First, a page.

ICD-9 Diagnosis Code 913.8

Superf inj forearm NEC

Diagnosis Code 913.8

ICD-9: 913.8
Short Description: Superf inj forearm NEC
Long Description: Other and unspecified superficial injury of elbow, forearm, and wrist, without mention of infection
This is the 2014 version of the ICD-9-CM diagnosis code 913.8

Code Classification
  • Injury and poisoning
    • Superficial injury (910-919)
      • 913 Superficial injury of elbow, forearm, and wrist

Information for Medical Professionals

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The ICD-10 and ICD-9 GEMs are used to facilitate linking between the diagnosis codes in ICD-9-CM and the new ICD-10-CM code set. The GEMs are the raw material from which providers, health information vendors and payers can derive specific applied mappings to meet their needs.

  • Multiple superficial injuries of forearm
  • Multiple superficial injuries of wrist and hand
  • Scratch of elbow
  • Scratch of forearm
  • Scratch of upper limb
  • Scratch of wrist
  • Superficial injury of elbow
  • Superficial injury of elbow and/or forearm and/or wrist
  • Superficial injury of elbow without infection
  • Superficial injury of forearm
  • Superficial injury of forearm without infection
  • Superficial injury of upper arm
  • Superficial injury of wrist
  • Superficial injury of wrist without infection
  • Superficial laceration of arm
  • Superficial laceration of elbow
  • Superficial laceration of forearm
  • Superficial laceration of wrist

Information for Patients

Wounds and Injuries

Also called: Traumatic injuries

An injury is damage to your body. It is a general term that refers to harm caused by accidents, falls, hits, weapons, and more. In the U.S., millions of people injure themselves every year. These injuries range from minor to life-threatening. Injuries can happen at work or play, indoors or outdoors, driving a car, or walking across the street.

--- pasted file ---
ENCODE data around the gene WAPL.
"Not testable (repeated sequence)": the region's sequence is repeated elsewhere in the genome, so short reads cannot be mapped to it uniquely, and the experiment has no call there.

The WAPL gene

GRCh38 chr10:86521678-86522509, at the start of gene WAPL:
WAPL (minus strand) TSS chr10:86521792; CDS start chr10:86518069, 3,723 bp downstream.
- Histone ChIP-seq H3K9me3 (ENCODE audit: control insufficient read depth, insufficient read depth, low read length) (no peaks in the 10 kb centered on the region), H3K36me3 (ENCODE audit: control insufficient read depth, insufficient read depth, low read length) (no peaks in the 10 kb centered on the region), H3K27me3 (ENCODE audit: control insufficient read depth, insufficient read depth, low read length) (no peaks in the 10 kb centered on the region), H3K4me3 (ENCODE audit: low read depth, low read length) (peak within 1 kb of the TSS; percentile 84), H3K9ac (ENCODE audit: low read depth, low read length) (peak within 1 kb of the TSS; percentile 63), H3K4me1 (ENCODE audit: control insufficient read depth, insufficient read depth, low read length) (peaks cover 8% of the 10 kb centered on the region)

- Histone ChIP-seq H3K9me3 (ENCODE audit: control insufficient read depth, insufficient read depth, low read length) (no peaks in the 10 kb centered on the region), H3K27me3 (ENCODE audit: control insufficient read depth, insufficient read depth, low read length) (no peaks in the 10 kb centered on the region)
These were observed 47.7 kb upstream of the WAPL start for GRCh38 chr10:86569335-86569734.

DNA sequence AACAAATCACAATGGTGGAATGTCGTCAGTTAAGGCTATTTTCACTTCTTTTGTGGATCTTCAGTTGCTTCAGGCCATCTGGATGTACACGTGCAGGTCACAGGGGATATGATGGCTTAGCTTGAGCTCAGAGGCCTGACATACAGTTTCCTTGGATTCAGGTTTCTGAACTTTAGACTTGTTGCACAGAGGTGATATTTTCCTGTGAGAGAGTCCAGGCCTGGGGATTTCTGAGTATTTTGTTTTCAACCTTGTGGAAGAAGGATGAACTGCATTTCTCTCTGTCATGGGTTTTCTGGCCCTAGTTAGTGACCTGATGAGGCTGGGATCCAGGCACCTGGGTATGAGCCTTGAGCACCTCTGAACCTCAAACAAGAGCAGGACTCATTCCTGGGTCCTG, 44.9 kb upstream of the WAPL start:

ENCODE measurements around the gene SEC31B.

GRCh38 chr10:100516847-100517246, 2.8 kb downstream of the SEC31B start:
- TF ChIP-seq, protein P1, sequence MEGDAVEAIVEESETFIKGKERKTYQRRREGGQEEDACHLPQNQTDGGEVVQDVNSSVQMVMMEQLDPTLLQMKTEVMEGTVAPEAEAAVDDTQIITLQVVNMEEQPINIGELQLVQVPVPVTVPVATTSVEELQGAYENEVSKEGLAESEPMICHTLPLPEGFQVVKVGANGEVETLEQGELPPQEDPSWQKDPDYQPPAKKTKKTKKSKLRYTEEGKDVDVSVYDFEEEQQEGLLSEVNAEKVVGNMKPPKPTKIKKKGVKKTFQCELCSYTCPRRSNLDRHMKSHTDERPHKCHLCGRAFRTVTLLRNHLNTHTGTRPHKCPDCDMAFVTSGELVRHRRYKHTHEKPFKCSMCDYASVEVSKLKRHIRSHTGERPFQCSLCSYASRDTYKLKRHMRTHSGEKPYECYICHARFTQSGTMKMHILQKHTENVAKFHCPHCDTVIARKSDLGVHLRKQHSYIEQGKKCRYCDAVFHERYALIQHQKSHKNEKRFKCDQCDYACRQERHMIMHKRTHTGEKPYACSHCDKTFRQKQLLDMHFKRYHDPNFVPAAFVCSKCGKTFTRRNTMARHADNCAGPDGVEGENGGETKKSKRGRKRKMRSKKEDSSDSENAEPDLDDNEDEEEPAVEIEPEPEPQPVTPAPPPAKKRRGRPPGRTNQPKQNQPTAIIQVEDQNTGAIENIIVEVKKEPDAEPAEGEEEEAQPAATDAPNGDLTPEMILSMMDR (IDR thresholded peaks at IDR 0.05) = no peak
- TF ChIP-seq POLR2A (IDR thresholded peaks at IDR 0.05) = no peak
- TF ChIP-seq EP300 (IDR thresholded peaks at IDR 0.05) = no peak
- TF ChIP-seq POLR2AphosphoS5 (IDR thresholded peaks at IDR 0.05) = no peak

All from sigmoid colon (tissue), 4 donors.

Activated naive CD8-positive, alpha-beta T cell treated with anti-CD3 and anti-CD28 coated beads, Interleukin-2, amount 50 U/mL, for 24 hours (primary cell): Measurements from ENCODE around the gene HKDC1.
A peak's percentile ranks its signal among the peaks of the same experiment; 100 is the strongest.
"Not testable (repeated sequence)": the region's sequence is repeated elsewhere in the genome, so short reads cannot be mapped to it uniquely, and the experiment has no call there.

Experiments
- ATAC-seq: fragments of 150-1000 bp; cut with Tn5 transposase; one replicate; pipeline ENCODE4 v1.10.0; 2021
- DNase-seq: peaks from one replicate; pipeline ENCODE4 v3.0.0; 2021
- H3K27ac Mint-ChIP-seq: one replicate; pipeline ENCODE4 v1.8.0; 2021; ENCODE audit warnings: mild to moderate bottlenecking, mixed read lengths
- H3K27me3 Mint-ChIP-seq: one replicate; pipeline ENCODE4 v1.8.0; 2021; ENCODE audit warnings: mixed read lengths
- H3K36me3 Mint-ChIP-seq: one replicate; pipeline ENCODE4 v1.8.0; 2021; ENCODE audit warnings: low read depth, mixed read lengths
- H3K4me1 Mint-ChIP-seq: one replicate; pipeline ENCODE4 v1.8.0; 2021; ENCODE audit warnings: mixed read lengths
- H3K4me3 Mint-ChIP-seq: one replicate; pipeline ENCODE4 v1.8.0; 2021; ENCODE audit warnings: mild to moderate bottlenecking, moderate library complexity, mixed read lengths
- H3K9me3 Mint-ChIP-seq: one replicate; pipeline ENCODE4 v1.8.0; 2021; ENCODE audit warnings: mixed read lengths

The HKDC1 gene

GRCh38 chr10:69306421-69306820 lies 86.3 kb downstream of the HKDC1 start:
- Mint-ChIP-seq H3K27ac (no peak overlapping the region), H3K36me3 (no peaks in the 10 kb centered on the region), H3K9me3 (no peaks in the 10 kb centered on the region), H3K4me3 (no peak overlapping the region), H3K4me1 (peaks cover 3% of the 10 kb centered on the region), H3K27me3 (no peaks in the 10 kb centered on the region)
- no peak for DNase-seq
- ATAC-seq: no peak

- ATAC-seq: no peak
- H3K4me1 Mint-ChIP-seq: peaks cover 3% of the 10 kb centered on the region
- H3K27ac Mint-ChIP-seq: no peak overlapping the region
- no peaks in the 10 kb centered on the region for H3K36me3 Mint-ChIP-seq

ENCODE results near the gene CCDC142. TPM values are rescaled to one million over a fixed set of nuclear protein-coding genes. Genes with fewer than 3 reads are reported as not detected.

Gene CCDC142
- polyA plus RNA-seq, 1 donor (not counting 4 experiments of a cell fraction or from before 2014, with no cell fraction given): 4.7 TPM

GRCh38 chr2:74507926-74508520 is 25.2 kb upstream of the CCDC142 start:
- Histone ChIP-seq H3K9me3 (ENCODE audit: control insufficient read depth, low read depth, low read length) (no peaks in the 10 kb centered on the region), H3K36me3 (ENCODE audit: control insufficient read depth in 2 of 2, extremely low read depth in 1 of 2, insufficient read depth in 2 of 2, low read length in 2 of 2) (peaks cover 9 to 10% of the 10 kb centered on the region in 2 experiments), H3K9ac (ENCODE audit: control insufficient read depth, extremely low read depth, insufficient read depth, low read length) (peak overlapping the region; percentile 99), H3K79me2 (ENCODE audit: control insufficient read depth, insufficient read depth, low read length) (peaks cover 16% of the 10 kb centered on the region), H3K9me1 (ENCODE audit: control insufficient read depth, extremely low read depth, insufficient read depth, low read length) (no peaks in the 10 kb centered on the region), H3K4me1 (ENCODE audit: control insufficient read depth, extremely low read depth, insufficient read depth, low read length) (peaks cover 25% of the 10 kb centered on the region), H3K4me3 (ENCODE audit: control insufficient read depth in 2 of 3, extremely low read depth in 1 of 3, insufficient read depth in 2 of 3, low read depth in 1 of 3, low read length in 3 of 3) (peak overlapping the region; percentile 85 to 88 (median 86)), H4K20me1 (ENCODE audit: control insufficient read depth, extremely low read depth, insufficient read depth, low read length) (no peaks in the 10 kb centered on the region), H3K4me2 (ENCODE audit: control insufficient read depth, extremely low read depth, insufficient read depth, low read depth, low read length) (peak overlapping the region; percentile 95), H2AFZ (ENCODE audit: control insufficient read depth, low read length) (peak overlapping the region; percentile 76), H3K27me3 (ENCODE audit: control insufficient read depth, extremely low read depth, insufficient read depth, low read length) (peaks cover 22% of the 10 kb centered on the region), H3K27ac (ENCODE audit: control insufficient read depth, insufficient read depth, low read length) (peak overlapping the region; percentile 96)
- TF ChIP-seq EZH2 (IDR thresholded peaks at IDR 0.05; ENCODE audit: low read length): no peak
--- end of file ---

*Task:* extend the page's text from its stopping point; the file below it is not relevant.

Wounds are injuries that break the skin or other body tissues. They include cuts, scrapes, scratches, and punctured skin. They often happen because of an accident, but surgery, sutures, and stitches also cause wounds. Minor wounds usually aren't serious, but it is important to clean them. Serious and infected wounds may require first aid followed by a visit to your doctor. You should also seek attention if the wound is deep, you cannot close it yourself, you cannot stop the bleeding or get the dirt out, or it does not heal.

Other common types of injuries include

  • Bruises
  • Burns
  • Dislocations
  • Fractures
  • Sprains and strains

  • Amputation - traumatic
  • Animal bites -- self-care
  • Bleeding
  • Closed suction drain with bulb
  • Crush injury
  • Cuts and puncture wounds
  • Electrical injury
  • Gunshot wounds -- aftercare
  • Hemovac drain
  • How wounds heal
  • Human bites -- self-care
  • Laceration - sutures or staples - at home
  • Lacerations - liquid bandage
  • Nail injuries
  • Skin flaps and grafts -- self-care
  • Sterile technique
  • Sternal exploration or closure
  • Surgical wound care
  • Surgical wound care -- closed
  • Surgical wound infection - treatment
  • Wet to dry dressing changes
  • Wound care centers

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